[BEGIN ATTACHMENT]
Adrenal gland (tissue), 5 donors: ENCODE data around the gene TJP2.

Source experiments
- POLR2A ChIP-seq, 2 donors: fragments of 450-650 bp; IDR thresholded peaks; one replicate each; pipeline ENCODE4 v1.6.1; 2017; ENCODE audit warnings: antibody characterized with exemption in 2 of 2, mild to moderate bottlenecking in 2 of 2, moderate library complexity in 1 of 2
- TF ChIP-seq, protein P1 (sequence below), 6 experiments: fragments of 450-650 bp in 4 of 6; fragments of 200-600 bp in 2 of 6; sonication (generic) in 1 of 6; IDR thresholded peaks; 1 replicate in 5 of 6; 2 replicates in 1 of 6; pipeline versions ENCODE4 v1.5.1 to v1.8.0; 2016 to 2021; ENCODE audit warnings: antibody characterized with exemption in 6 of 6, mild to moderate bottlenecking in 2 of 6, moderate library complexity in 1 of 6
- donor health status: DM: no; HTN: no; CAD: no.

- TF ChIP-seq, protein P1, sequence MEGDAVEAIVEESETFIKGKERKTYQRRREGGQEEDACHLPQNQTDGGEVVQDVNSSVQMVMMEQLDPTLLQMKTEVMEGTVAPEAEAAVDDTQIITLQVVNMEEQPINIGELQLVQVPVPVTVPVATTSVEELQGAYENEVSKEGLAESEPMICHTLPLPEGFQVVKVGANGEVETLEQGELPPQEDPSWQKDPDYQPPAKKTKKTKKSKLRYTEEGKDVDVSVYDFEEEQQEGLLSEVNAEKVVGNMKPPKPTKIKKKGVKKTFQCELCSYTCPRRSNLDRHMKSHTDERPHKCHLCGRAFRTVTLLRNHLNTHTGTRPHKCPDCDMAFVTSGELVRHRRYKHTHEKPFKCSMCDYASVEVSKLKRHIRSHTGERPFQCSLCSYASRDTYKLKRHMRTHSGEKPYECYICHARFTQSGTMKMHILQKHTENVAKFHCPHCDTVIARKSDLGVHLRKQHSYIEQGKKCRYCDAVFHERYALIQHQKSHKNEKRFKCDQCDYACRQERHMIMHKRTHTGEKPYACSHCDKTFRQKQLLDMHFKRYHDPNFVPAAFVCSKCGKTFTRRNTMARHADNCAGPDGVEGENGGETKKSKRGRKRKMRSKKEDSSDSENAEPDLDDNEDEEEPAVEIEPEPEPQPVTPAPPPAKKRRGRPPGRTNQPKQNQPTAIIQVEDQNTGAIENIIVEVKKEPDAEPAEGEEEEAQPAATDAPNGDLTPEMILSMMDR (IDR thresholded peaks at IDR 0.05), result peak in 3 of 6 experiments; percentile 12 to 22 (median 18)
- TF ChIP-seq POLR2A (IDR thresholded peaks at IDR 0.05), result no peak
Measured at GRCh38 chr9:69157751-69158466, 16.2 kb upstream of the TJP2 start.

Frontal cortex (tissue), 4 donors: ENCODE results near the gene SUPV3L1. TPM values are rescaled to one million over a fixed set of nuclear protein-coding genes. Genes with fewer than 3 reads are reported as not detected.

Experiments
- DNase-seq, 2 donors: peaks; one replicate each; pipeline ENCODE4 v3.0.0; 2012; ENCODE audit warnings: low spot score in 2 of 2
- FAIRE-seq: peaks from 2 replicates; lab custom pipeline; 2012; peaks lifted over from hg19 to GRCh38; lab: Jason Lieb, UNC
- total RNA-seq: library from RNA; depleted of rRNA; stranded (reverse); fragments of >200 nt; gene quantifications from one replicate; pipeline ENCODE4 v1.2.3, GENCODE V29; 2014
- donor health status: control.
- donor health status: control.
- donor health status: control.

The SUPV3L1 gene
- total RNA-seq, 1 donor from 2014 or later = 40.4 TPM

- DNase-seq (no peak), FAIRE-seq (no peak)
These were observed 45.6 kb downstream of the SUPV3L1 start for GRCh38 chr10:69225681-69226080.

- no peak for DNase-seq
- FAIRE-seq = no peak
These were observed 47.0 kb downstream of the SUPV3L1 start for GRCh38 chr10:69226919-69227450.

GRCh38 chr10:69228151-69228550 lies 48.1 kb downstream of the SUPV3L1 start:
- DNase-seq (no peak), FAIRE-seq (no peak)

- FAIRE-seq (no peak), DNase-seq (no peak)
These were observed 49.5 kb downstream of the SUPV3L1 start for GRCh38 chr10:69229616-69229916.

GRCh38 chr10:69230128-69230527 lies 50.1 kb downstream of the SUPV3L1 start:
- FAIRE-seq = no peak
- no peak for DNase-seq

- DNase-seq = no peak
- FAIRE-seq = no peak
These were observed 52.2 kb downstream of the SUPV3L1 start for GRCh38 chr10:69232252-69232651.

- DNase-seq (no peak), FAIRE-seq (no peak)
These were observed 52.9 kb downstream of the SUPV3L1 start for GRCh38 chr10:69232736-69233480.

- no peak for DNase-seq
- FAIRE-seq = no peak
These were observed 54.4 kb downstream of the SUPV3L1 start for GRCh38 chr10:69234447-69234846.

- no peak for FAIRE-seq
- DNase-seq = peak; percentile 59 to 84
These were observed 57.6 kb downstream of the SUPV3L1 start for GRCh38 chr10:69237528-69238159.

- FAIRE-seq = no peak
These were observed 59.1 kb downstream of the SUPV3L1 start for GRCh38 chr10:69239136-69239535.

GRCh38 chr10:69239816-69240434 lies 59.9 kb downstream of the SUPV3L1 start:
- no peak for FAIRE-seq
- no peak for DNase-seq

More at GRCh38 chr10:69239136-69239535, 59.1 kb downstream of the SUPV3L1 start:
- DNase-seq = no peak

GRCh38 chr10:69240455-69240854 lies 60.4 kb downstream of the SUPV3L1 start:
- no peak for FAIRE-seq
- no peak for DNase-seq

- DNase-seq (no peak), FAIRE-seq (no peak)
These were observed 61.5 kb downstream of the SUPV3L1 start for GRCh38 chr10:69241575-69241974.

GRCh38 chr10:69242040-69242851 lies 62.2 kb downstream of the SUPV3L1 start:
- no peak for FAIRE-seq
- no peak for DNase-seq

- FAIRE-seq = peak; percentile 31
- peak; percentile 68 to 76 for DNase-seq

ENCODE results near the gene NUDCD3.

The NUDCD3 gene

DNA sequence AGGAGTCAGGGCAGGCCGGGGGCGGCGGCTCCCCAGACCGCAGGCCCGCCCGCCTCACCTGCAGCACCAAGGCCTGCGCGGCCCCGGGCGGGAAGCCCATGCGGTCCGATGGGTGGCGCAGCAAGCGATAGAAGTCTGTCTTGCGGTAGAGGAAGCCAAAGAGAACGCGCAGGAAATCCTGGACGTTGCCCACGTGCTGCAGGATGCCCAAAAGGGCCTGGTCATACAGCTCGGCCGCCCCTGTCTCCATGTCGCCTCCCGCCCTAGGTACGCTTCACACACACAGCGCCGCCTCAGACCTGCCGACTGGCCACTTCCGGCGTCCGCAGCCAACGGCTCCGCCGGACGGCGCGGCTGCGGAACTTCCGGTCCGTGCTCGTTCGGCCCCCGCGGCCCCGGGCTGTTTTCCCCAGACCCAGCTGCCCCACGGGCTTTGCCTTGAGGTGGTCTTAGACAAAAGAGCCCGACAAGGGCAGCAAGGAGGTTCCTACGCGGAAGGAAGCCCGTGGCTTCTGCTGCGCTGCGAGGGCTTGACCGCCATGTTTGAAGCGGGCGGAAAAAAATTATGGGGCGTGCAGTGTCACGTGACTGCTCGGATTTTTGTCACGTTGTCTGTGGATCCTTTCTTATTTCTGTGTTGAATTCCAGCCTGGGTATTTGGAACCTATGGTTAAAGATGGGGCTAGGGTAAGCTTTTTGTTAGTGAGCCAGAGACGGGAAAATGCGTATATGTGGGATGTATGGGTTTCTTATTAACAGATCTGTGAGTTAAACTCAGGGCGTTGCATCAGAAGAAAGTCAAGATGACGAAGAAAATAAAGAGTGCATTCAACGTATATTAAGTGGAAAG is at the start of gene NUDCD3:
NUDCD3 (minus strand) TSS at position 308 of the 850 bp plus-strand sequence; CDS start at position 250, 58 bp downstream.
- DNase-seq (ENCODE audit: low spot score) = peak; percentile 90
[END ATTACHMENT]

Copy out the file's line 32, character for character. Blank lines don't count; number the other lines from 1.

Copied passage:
- FAIRE-seq = no peak